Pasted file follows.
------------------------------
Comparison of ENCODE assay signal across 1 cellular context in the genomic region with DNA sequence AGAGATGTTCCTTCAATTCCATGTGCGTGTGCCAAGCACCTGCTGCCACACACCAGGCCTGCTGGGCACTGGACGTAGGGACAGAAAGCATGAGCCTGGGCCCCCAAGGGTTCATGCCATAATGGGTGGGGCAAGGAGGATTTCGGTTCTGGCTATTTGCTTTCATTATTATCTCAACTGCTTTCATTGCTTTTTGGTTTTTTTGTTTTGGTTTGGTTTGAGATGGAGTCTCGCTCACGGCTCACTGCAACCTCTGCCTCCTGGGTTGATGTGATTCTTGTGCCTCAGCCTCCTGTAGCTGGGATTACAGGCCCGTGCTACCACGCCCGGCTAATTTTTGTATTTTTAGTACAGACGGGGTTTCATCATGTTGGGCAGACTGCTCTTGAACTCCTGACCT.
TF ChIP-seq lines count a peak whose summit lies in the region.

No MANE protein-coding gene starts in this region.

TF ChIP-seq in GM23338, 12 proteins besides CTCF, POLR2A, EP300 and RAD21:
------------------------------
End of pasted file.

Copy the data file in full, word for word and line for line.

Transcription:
Comparison of ENCODE assay signal across 1 cellular context in the genomic region with DNA sequence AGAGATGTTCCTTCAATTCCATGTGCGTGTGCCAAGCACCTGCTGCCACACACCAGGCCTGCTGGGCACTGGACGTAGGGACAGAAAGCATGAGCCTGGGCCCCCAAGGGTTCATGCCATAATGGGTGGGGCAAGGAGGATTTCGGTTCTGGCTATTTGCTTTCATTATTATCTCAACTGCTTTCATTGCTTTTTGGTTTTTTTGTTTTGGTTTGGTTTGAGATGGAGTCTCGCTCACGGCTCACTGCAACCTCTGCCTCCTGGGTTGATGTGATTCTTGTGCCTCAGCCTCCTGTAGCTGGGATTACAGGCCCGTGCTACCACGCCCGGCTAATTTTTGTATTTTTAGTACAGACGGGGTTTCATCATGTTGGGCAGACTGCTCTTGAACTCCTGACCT.
TF ChIP-seq lines count a peak whose summit lies in the region.

No MANE protein-coding gene starts in this region.

TF ChIP-seq in GM23338, 12 proteins besides CTCF, POLR2A, EP300 and RAD21: